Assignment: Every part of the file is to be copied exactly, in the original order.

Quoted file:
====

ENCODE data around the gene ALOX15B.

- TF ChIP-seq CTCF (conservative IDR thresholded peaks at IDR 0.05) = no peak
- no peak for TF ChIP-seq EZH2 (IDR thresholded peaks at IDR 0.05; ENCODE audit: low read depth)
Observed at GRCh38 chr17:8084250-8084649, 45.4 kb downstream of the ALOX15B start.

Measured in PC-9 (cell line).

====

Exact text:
ENCODE data around the gene ALOX15B.

- TF ChIP-seq CTCF (conservative IDR thresholded peaks at IDR 0.05) = no peak
- no peak for TF ChIP-seq EZH2 (IDR thresholded peaks at IDR 0.05; ENCODE audit: low read depth)
Observed at GRCh38 chr17:8084250-8084649, 45.4 kb downstream of the ALOX15B start.

Measured in PC-9 (cell line).